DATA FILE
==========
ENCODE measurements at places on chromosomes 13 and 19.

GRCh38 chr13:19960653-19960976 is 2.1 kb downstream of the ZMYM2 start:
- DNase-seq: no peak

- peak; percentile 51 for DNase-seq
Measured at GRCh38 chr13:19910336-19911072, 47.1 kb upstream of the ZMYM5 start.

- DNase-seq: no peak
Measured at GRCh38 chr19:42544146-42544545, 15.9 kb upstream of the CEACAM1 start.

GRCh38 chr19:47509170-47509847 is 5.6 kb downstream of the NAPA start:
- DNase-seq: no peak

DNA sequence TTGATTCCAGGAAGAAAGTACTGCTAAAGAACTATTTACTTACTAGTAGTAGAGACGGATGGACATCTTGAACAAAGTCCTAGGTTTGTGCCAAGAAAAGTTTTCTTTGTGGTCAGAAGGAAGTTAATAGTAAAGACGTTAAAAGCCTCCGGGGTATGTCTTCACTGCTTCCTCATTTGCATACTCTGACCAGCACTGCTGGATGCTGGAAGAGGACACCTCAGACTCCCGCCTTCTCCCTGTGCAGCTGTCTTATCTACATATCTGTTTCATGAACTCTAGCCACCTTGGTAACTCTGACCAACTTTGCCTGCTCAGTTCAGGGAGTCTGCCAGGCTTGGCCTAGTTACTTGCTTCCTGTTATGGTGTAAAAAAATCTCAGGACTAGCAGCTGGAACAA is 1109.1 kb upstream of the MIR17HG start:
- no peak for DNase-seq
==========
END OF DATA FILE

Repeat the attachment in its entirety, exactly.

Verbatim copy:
ENCODE measurements at places on chromosomes 13 and 19.

GRCh38 chr13:19960653-19960976 is 2.1 kb downstream of the ZMYM2 start:
- DNase-seq: no peak

- peak; percentile 51 for DNase-seq
Measured at GRCh38 chr13:19910336-19911072, 47.1 kb upstream of the ZMYM5 start.

- DNase-seq: no peak
Measured at GRCh38 chr19:42544146-42544545, 15.9 kb upstream of the CEACAM1 start.

GRCh38 chr19:47509170-47509847 is 5.6 kb downstream of the NAPA start:
- DNase-seq: no peak

DNA sequence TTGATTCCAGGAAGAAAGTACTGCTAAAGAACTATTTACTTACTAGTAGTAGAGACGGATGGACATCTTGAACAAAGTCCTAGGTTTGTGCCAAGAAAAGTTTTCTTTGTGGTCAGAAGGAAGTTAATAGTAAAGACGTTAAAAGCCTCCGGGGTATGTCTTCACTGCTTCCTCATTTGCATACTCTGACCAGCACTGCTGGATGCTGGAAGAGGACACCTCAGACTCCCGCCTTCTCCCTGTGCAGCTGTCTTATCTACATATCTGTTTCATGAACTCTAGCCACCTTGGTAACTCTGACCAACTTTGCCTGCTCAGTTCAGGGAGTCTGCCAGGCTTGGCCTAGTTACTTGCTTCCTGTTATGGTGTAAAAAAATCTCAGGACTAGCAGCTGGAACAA is 1109.1 kb upstream of the MIR17HG start:
- no peak for DNase-seq